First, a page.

16 May 2007
What can astronomers and medical imaging specialists learn from each other? A new project at Harvard University aims to find out.
You wouldn't expect to find an astronomer poring over the results of a PET/CT scan. Neither would you expect to see a medical-imaging specialist scrutinizing radio-telescope images of star formation. Yet researchers from Harvard University believe it is high time that these two apparently disparate fields were brought closer together.
The Astronomical Medicine (AstroMed) project is being run from Harvard's Initiative in Innovative Computing (IIC), an interdisciplinary R&D centre. Project organizers hope to use the combined knowledge of scientists from Harvard Medical School and the Harvard-Smithsonian Center for Astrophysics to advance the state-of-the-art in both medical imaging and astronomy.
Astronomy and medical imaging have a surprising amount in common, according to AstroMed's project manager Michael Halle, principal of the Surgical Planning Laboratory at Brigham and Women's Hospital in Boston, US. Both fields are highly image-intensive and often require different types of data to be fused together. Practitioners must also sift through large amounts of information, sorting useful structures from features that are of no interest at all.
To date, each discipline has developed its own set of tools for analysing the respective banks of imaging data. Yet essential similarities between the tasks suggest scope for a more symbiotic relationship. "Finding features in an image of a galaxy is in many ways similar to looking for a tumour inside the brain," Halle tould medicalphysicsweb.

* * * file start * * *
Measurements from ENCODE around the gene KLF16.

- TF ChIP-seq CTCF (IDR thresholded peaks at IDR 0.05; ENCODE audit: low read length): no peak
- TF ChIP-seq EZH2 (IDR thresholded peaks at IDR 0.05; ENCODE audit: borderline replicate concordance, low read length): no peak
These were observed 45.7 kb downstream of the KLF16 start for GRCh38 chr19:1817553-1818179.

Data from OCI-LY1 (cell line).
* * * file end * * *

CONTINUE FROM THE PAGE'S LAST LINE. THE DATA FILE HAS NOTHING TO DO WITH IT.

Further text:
He has identified two broad areas where methods developed in astronomy could feed into medical imaging. The first is the development of techniques to reduce background noise on images. Astronomers face this problem when trying to analyse very distant stars in any detail. Similar techniques may be of benefit to examinations such as X-ray mammography, where it can be difficult to pick out the subtle signs of early-stage abnormalities.
Medical-imaging researchers could also learn from astronomers' expertise in monitoring the "processing pipeline" that raw data from satellites must pass through. Careful tracking of how data has been manipulated allows astronomers to understand differences between data acquired today from that generated, say, three or four years ago.
Halle explained: "This idea of data provenance is something that people in medical-imaging research have identified as being very important, but it is only beginning to be developed as far as standards are concerned. We hope that we can transfer information on data provenance from astronomy back to medical imaging, and maybe have a framework that really supports broader ideas from both fields."
All of this will have to wait for the time being, though. AstroMed team members will first concentrate on the other aspect of the relationship - that is, showing how technology used in hospitals could help make it easier to study the stars.
Researchers at Brigham and Women's Hospital, for example, have developed software tools that turn different streams of 2D medical-imaging data into interactive 3D models. These tools are being modified so that astronomers can visualize star formation in dusty gas clouds in the Milky Way in 3D too.
"There is a long history of data analysis in astronomy, but the tools for visualizing multidimensional data quickly really haven't developed anywhere near as much as they have in medical imaging," Halle said. "Astronomers seldom look at their data in 3D, whereas doing a 3D reconstruction of a patient's scan data is performed quite commonly, often right on the scanner itself."
A review of AstroMed's progress will be made in about two years' time. Halle is hopeful that by this stage medical-imaging and astronomy researchers involved with the project will have become familiar with the challenges and solutions from each other's fields. "At that point, we can talk about how we can work together to improve the lot of medical imaging and astronomy," he added.